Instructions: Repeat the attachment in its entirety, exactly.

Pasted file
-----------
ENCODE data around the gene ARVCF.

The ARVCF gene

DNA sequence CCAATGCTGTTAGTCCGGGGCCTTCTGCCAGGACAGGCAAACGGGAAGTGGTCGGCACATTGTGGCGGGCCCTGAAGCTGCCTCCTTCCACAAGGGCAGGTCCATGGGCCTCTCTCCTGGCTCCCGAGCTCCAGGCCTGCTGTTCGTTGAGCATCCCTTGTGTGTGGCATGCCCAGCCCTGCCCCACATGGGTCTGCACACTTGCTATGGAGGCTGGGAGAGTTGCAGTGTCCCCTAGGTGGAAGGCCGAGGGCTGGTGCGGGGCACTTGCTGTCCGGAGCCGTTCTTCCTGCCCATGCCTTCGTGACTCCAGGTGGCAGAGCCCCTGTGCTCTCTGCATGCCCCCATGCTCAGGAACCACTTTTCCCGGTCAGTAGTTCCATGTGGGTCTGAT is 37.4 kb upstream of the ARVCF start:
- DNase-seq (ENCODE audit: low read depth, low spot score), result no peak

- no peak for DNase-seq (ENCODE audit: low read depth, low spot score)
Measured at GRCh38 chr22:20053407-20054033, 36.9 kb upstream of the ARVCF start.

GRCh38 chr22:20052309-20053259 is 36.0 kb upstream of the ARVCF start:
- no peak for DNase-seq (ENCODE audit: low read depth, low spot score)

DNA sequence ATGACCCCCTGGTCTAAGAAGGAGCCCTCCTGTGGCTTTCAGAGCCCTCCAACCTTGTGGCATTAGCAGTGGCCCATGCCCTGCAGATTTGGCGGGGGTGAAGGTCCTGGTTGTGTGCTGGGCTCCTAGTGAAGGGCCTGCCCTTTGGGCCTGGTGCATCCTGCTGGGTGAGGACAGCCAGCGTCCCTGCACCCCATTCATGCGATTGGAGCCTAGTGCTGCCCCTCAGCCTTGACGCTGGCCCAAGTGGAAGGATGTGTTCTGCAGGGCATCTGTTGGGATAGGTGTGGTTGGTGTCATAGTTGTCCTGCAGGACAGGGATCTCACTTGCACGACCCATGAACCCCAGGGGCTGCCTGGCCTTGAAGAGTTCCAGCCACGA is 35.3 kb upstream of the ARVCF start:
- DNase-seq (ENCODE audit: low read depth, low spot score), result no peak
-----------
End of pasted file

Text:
ENCODE data around the gene ARVCF.

The ARVCF gene

DNA sequence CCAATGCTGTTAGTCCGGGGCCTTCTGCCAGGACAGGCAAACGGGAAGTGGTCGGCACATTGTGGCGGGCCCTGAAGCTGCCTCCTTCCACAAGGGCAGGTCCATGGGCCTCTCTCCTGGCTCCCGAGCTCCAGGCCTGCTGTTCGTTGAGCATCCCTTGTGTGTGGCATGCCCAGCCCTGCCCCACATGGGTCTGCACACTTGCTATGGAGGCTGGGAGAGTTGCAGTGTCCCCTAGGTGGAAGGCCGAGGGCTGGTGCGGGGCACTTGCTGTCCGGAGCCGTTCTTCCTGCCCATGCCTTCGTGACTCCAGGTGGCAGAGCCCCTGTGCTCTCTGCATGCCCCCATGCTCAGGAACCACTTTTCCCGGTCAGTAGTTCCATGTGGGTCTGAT is 37.4 kb upstream of the ARVCF start:
- DNase-seq (ENCODE audit: low read depth, low spot score), result no peak

- no peak for DNase-seq (ENCODE audit: low read depth, low spot score)
Measured at GRCh38 chr22:20053407-20054033, 36.9 kb upstream of the ARVCF start.

GRCh38 chr22:20052309-20053259 is 36.0 kb upstream of the ARVCF start:
- no peak for DNase-seq (ENCODE audit: low read depth, low spot score)

DNA sequence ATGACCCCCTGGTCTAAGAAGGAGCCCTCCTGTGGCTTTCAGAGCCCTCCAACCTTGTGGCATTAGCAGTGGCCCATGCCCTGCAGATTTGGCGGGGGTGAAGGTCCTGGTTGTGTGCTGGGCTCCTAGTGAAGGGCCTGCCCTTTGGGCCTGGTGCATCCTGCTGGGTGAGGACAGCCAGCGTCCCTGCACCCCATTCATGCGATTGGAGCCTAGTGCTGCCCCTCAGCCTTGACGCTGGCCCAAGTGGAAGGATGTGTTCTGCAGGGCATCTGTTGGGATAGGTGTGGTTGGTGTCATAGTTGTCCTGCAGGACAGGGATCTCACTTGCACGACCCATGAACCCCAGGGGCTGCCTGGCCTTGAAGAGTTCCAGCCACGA is 35.3 kb upstream of the ARVCF start:
- DNase-seq (ENCODE audit: low read depth, low spot score), result no peak